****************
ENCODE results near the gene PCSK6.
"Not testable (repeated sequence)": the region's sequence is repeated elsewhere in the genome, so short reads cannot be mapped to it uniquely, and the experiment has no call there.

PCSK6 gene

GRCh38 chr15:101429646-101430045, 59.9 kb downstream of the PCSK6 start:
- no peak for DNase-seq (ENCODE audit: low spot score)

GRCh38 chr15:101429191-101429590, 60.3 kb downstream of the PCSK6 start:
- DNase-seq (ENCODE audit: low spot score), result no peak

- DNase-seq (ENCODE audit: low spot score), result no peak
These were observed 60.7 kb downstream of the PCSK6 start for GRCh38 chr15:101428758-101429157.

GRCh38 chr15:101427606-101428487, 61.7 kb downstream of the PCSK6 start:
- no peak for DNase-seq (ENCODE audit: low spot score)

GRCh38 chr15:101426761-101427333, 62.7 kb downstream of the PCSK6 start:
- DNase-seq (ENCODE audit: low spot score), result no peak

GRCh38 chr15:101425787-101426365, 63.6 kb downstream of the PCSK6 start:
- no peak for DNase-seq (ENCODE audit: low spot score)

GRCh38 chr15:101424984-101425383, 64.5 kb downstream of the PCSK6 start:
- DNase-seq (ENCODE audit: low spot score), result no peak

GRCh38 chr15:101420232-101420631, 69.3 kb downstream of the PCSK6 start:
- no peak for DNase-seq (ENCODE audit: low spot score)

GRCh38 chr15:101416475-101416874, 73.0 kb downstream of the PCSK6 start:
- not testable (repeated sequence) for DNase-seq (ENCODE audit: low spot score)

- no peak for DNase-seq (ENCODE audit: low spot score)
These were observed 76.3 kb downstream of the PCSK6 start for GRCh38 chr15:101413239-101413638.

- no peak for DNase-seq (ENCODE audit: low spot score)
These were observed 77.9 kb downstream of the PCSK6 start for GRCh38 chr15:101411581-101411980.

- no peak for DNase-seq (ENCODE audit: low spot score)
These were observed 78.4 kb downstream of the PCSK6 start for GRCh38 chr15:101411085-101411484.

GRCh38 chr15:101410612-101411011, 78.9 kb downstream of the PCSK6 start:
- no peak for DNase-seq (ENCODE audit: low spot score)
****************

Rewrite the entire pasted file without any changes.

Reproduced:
ENCODE results near the gene PCSK6.
"Not testable (repeated sequence)": the region's sequence is repeated elsewhere in the genome, so short reads cannot be mapped to it uniquely, and the experiment has no call there.

PCSK6 gene

GRCh38 chr15:101429646-101430045, 59.9 kb downstream of the PCSK6 start:
- no peak for DNase-seq (ENCODE audit: low spot score)

GRCh38 chr15:101429191-101429590, 60.3 kb downstream of the PCSK6 start:
- DNase-seq (ENCODE audit: low spot score), result no peak

- DNase-seq (ENCODE audit: low spot score), result no peak
These were observed 60.7 kb downstream of the PCSK6 start for GRCh38 chr15:101428758-101429157.

GRCh38 chr15:101427606-101428487, 61.7 kb downstream of the PCSK6 start:
- no peak for DNase-seq (ENCODE audit: low spot score)

GRCh38 chr15:101426761-101427333, 62.7 kb downstream of the PCSK6 start:
- DNase-seq (ENCODE audit: low spot score), result no peak

GRCh38 chr15:101425787-101426365, 63.6 kb downstream of the PCSK6 start:
- no peak for DNase-seq (ENCODE audit: low spot score)

GRCh38 chr15:101424984-101425383, 64.5 kb downstream of the PCSK6 start:
- DNase-seq (ENCODE audit: low spot score), result no peak

GRCh38 chr15:101420232-101420631, 69.3 kb downstream of the PCSK6 start:
- no peak for DNase-seq (ENCODE audit: low spot score)

GRCh38 chr15:101416475-101416874, 73.0 kb downstream of the PCSK6 start:
- not testable (repeated sequence) for DNase-seq (ENCODE audit: low spot score)

- no peak for DNase-seq (ENCODE audit: low spot score)
These were observed 76.3 kb downstream of the PCSK6 start for GRCh38 chr15:101413239-101413638.

- no peak for DNase-seq (ENCODE audit: low spot score)
These were observed 77.9 kb downstream of the PCSK6 start for GRCh38 chr15:101411581-101411980.

- no peak for DNase-seq (ENCODE audit: low spot score)
These were observed 78.4 kb downstream of the PCSK6 start for GRCh38 chr15:101411085-101411484.

GRCh38 chr15:101410612-101411011, 78.9 kb downstream of the PCSK6 start:
- no peak for DNase-seq (ENCODE audit: low spot score)